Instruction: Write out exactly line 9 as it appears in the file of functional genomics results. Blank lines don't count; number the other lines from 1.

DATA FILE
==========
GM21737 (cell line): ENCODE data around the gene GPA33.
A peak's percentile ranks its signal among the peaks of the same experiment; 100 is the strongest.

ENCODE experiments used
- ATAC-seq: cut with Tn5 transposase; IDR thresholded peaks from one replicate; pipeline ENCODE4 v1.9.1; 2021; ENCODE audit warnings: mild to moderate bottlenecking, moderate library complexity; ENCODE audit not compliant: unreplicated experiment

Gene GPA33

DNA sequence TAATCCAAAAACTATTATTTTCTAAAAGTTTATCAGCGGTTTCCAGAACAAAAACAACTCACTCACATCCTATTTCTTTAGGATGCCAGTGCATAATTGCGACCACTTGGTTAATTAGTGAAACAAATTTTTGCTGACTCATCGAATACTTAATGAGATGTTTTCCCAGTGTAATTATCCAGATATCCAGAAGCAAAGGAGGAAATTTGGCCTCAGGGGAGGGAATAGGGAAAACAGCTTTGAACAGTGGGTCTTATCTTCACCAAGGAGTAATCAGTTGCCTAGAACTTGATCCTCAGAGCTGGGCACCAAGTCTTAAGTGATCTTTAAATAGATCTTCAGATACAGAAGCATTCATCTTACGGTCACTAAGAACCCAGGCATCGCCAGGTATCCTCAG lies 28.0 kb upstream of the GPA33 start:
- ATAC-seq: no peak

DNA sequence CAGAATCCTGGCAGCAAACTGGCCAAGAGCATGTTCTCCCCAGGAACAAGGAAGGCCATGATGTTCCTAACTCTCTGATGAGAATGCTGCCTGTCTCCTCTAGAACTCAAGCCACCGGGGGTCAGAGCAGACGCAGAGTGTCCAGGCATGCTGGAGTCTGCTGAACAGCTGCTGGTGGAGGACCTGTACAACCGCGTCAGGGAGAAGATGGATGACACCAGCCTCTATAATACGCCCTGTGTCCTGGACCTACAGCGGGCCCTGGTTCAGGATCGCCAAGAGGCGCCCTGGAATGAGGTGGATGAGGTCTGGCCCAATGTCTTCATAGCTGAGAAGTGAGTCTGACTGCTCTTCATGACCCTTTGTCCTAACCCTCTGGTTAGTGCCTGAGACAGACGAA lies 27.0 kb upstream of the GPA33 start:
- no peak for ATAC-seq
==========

- no peak for ATAC-seq